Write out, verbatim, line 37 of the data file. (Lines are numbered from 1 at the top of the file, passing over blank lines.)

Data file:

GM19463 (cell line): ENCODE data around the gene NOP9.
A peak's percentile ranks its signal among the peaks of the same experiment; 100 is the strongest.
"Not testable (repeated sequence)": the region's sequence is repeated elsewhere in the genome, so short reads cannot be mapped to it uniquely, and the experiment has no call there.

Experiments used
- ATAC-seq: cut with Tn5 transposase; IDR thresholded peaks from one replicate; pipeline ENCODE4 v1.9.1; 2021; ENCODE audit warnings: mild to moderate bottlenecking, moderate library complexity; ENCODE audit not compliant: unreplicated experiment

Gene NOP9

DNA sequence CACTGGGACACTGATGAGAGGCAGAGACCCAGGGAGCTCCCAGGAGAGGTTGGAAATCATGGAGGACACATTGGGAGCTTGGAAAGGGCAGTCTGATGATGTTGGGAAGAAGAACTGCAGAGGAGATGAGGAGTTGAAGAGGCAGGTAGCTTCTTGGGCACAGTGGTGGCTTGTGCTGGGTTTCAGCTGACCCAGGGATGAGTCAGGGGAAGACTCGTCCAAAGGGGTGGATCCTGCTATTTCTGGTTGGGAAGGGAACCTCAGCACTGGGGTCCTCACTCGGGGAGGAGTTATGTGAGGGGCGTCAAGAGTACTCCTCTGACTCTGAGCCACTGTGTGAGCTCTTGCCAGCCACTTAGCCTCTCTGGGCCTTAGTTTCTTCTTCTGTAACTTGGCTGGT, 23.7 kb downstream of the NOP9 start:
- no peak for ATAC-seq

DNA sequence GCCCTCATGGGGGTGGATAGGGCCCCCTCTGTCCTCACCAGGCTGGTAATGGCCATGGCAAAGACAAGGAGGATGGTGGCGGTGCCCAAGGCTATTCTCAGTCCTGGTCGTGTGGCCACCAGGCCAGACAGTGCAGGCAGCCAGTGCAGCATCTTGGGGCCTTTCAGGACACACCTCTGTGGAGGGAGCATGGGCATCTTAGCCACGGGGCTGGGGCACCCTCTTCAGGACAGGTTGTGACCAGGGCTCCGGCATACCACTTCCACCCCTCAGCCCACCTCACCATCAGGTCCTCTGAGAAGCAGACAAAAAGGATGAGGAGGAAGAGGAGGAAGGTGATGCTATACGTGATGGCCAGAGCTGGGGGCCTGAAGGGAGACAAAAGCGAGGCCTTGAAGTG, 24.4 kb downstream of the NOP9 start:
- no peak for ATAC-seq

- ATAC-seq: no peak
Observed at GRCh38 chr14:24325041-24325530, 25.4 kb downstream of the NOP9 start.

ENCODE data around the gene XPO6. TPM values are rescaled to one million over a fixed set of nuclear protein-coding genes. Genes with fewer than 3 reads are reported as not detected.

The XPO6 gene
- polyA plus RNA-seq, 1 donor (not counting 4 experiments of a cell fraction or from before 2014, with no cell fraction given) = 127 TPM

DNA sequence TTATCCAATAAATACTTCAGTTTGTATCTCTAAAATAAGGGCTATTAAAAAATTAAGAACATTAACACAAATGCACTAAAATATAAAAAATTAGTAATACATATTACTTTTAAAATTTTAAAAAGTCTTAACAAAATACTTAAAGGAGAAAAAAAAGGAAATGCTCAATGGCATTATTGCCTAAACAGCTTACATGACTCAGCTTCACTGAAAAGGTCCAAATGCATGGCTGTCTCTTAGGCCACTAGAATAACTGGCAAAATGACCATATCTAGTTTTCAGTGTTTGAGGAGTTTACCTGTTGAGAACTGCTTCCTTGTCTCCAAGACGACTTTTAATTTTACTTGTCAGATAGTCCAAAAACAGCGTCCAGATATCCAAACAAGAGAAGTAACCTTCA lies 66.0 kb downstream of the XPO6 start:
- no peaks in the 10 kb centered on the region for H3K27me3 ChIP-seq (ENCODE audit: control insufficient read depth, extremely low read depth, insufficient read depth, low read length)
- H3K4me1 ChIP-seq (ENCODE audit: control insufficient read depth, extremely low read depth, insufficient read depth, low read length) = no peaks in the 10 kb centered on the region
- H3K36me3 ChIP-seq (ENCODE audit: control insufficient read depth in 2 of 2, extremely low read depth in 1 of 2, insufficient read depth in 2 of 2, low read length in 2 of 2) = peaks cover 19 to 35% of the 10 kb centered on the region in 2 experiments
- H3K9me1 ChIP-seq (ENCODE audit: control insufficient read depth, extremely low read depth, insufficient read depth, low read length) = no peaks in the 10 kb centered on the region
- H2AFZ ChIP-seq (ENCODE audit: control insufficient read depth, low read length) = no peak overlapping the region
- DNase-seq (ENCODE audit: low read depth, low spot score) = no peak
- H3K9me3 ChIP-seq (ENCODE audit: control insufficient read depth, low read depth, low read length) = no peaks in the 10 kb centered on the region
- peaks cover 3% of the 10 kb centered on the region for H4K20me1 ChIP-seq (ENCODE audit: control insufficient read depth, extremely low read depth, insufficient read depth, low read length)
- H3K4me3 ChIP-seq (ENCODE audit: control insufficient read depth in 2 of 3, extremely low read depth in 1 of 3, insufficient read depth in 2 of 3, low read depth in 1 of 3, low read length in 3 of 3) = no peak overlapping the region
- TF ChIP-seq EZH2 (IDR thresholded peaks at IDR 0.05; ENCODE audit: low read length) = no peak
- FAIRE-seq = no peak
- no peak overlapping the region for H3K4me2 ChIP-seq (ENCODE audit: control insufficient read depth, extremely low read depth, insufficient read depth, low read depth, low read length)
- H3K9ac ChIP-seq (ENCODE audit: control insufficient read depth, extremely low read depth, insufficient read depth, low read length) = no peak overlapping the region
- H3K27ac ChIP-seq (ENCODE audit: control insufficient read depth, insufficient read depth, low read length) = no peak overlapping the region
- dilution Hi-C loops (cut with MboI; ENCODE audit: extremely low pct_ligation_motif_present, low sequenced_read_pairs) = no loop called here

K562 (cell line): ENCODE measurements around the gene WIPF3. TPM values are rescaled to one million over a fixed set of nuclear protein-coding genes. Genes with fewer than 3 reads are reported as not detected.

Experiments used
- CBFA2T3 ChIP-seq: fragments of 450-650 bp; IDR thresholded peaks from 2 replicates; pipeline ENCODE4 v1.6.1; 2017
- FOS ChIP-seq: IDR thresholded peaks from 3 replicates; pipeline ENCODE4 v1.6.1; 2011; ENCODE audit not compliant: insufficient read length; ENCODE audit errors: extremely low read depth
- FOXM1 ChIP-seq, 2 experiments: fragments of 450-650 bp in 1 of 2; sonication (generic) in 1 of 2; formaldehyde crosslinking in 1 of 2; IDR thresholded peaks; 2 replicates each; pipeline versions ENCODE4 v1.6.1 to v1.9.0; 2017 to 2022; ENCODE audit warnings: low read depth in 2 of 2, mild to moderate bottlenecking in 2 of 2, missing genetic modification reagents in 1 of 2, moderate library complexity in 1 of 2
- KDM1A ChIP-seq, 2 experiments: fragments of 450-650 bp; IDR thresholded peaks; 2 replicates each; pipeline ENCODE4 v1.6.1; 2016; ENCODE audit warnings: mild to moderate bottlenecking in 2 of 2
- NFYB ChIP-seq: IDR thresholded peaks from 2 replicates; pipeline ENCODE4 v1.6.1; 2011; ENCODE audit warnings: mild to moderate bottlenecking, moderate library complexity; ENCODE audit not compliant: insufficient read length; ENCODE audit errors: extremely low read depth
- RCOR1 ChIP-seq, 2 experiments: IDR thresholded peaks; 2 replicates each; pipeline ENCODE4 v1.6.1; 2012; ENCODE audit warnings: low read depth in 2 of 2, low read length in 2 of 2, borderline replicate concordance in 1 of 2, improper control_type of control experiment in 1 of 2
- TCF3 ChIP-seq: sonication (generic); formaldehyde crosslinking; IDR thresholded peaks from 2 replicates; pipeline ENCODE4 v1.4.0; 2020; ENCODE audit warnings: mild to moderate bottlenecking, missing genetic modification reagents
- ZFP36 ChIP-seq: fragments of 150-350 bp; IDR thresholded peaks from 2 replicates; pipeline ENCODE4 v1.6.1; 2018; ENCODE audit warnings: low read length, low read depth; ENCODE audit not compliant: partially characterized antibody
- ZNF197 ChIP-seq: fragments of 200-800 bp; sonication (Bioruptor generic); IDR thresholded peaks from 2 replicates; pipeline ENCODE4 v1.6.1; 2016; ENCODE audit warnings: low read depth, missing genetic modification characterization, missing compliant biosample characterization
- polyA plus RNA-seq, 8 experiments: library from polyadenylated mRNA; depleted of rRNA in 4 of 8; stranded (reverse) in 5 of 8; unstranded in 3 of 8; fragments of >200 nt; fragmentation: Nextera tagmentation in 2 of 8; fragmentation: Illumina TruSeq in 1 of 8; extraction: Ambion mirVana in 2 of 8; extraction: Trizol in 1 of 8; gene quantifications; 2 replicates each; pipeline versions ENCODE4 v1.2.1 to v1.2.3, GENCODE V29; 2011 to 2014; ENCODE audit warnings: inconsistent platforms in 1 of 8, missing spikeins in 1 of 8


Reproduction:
- KDM1A ChIP-seq, 2 experiments: fragments of 450-650 bp; IDR thresholded peaks; 2 replicates each; pipeline ENCODE4 v1.6.1; 2016; ENCODE audit warnings: mild to moderate bottlenecking in 2 of 2